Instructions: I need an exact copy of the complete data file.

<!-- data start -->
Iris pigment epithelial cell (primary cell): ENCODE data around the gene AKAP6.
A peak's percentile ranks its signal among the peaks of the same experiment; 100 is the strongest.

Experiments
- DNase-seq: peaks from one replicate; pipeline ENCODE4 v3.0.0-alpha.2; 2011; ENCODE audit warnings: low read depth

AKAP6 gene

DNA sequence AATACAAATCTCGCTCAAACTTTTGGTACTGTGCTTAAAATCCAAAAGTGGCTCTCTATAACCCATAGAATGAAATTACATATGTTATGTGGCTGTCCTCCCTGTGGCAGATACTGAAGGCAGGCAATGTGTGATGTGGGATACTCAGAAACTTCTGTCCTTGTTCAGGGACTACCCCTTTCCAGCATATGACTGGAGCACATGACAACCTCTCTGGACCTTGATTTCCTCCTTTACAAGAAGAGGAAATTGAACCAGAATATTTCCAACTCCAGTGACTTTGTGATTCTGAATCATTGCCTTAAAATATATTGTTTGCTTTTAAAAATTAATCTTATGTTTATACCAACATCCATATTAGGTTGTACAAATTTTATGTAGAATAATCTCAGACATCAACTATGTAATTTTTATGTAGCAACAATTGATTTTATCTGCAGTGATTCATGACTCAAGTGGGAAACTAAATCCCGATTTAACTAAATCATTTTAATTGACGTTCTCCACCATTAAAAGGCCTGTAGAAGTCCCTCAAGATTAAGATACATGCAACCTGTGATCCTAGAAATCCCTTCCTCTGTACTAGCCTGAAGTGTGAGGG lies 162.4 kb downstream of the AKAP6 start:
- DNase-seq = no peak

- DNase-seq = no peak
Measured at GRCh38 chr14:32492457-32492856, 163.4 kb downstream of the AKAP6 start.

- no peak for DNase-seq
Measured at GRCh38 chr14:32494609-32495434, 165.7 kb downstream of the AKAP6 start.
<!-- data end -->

Iris pigment epithelial cell (primary cell): ENCODE data around the gene AKAP6.
A peak's percentile ranks its signal among the peaks of the same experiment; 100 is the strongest.

Experiments
- DNase-seq: peaks from one replicate; pipeline ENCODE4 v3.0.0-alpha.2; 2011; ENCODE audit warnings: low read depth

AKAP6 gene

DNA sequence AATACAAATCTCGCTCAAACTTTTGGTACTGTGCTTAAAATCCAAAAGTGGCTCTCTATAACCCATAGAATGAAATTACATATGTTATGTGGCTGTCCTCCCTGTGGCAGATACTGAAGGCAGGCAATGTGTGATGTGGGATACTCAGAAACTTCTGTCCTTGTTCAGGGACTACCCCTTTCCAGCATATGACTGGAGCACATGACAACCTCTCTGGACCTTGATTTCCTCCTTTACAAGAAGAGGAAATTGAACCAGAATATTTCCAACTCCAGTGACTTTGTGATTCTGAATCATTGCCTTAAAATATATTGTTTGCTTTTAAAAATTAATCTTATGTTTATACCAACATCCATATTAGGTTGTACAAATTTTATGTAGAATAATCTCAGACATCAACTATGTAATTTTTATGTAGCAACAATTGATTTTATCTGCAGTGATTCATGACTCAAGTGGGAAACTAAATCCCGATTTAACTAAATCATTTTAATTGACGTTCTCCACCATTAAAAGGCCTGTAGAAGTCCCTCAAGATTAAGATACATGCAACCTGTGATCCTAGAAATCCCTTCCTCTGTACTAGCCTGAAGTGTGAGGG lies 162.4 kb downstream of the AKAP6 start:
- DNase-seq = no peak

- DNase-seq = no peak
Measured at GRCh38 chr14:32492457-32492856, 163.4 kb downstream of the AKAP6 start.

- no peak for DNase-seq
Measured at GRCh38 chr14:32494609-32495434, 165.7 kb downstream of the AKAP6 start.